Rose Troche (The L Word) and Daniel Minahan (Game of Thrones, True Blood) at IFP Film Week in 2012, discussing transitioning from independent film to television.

Time again to make a cup of coffee and sit down for the Weekend Longform Video.  This week, it’s a panel discussion from the IFP about filmmakers transitioning into television, with Rose Troche of “The L-Word” and Daniel Minahan of “True Blood” and “Game of Thrones”.

It’s a great panel; I’m glad the IFP posted this one, it was one of my favorites that Film Week.  The panelists are incredibly open and practical about network, cable, and independent film, in terms of money, contracts, and process.  And given the increasing role of cable television in production and distribution, this is pretty useful stuff. Continue reading


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Weekend Longform Video: Song of Ceylon (1934)

Still from Basil Wright's Song of Ceylon.

Still from Basil Wright’s Song of Ceylon.

While we’re on a bit of an expressive montage editing kick, here’s one of the documentaries Karel Reisz alluded to, Basil Wright’s Song of Ceylon, made in 1934 for Ceylon Tea Propaganda Bureau.  Which is, firstly, an amazing name for an organization, and, secondly, should signal that we’re going to be seeing images of the kinder, gentler side of British colonialism here.  (Wright doesn’t seem unaware of the problem; in an interview reported by Senses of Cinema, Wright says, “[In the Caribbean] I wished I could have managed to say more about the diabolical capitalist or British Colonial policy which was always so nice and fat. I got a bit of it into Song of Ceylon the next year, but, you see, if you’re working for the Empire Marketing Board in the British Colonies, you can’t do it.”)  However, it’s also widely acclaimed as a cinematic masterpiece and one of the great documentaries, and Sri Lankan filmmaker Lester James Peries calls it the greatest documentary about Sri Lanka ever made in Sri Lanka. Continue reading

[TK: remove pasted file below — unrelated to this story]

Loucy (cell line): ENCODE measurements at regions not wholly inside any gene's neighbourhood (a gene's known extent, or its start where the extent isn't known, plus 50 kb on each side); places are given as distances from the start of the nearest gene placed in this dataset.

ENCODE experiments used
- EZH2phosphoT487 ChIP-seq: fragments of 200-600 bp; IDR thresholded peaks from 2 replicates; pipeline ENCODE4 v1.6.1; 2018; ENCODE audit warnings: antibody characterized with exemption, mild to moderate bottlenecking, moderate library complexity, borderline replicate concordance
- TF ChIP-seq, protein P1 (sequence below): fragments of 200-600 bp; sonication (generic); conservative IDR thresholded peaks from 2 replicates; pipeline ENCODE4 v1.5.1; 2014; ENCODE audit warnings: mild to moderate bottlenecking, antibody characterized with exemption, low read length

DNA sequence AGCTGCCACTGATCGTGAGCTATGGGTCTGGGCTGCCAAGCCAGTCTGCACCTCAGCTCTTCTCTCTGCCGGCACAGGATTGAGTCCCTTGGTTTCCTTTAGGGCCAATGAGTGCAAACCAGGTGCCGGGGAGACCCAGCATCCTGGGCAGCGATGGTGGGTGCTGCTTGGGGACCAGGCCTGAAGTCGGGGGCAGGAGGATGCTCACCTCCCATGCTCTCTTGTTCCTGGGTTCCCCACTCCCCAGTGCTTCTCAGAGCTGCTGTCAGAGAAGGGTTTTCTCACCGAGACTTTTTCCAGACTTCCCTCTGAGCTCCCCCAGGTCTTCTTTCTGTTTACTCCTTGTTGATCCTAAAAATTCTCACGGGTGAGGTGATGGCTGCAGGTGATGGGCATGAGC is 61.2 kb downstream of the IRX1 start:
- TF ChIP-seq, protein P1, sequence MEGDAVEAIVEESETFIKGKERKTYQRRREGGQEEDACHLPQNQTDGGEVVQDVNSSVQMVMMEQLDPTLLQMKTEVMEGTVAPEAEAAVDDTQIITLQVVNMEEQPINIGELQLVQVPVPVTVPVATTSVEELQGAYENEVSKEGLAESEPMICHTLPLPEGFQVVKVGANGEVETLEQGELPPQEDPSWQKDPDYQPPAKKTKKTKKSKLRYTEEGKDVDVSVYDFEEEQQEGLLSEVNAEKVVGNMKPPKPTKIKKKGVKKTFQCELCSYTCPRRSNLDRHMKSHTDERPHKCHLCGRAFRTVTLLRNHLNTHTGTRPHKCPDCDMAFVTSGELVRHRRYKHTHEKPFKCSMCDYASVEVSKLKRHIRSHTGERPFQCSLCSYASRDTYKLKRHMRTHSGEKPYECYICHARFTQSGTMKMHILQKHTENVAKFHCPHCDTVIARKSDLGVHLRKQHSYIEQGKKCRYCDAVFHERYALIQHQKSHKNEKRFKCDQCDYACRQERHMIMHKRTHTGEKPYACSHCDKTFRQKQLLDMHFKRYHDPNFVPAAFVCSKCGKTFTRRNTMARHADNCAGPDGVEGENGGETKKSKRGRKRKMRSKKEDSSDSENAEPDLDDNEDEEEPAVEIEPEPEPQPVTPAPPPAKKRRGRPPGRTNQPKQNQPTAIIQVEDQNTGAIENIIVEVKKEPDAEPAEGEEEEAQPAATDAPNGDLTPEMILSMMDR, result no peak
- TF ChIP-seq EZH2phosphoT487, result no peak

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Weekend Longform Video: Media for Thinking the Unthinkable

Bret Victor creates a camera path from a dataset.

Bret Victor creates a camera path from a dataset.

It’s time for the weekend longform video, something that’s a bit too lengthy or too chewy for a weekday, and really needs a cup of coffee and time to sit down with it over a couple of days.

This week’s is a talk Bret Victor gave in April at the MIT Media Lab on the design of graphical forms of scientific ideas.  It covers a lot of ground, from the mental need for mathematical notation, to the invention of infographics, to improvising physical models of your data, to new interactive graphical communication in scientific papers.  There’s some rich stuff in here for thinking about communicating understanding and intuition, particularly for interface designers, educators, coders, and researchers.